Scientist Who Gene-Edited Babies Speaks at Conference, Addresses Controversial Research

Scientist Who Gene-Edited Babies Speaks at Conference, Addresses Controversial Research

The announcement drew a firestorm of criticism from around the world as being technologically premature, possibly harmful in unforeseen ways to the babies, and unjustified because there are more efficient and safer ways to prevent HIV infections. However, his work has not been verified. Its risks are unknown, and leading scientists have called for a moratorium on its use except in lab studies until more is learned.

China on Thursday ordered to stop the work that led to the birth of gene-edited twins. He claimed to have paid for the entire process, besides some sequencing costs covered by startup funding at his university, the Southern University of Science and Technology in Shenzhen (which has denied all knowledge of his work on the twins).

And Rice University in the United States said it will investigate the involvement of physics professor Michael Deem. University officials said they had no knowledge of his research and had launched an investigation.

He Jiankui at the conference in Hong Kong on Wednesday.

The twin girls, identified by the aliases Lulu and Nana to hide their identities, were said to have been born a few weeks ago in a hospital in Shenzhen, southern China. Eight volunteer couples - HIV-positive fathers and HIV-negative mothers - signed up to the trial, with one dropping out before it was put on hold.

He added that he had submitted his research to a scientific journal for review and had not expected to be presenting it at the conference.

Organisers of the Second International Summit on Human Genome Editing denounced He's "unexpected and deeply disturbing" claim that human embryos had been edited and implanted, and called for closer supervision of the field at the conclusion of the conference Thursday.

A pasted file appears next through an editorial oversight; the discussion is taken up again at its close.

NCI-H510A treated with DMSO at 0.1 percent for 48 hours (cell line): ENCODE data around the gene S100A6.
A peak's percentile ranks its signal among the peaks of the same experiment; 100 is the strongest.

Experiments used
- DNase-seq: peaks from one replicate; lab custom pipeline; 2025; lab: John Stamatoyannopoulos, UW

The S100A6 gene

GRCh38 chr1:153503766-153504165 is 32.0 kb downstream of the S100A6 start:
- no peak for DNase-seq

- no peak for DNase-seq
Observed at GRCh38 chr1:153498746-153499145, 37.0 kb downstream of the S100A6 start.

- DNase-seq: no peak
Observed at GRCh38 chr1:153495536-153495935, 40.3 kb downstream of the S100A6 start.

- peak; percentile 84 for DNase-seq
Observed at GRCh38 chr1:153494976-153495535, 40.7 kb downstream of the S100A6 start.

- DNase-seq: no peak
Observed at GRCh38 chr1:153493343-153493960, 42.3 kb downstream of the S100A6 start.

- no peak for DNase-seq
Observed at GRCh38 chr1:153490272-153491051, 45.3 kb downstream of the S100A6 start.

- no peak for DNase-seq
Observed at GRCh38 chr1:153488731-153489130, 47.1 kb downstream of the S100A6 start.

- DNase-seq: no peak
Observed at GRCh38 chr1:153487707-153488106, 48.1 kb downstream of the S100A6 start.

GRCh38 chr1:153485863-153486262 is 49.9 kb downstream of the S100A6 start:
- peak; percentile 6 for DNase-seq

"I must apologise this result was leaked unexpectedly", he said of the apparent breakthrough.

Why is it this controversial?

Shenzhen Harmonicare Medical Holdings Limited, named as being involved in He's project in China's clinical trial registry, sought to distance itself by stating the hospital never participated in any operations relating to the gene-edited babies and no related delivery had taken place.

It works by using "molecular scissors" to alter a very specific strand of DNA - either cutting it out, replacing it or tweaking it.

Upon questioning, He even dropped this bombshell: "There is another one, another potential pregnancy", suggesting that there could be a second pregnancy with gene-edited babies.

Instead of altering a gene, they turned off a genetic instruction essential for early embryo development to see how that affected growth.

The scientist says he felt a strong responsibility that it was not just to make a first but make it an example, and society will decide what to do next in terms of allowing or forbidding such science.

Professor Julian Savulescu, an ethics expert at the University of Oxford, said if true "this experiment is monstrous".

Dr. He told his colleagues he conducted his research in secret.

Looking pale and sounding anxious, He told the audience he was proud of his gene editing work. Cloning is illegal in China, but the rules around the genetic editing of human embryos are less clear.

Xu had said earlier that Chinese regulations issued in 2003 permitted gene-editing experiments on embryos for research purposes, but only if they remained viable for no more than 14 days.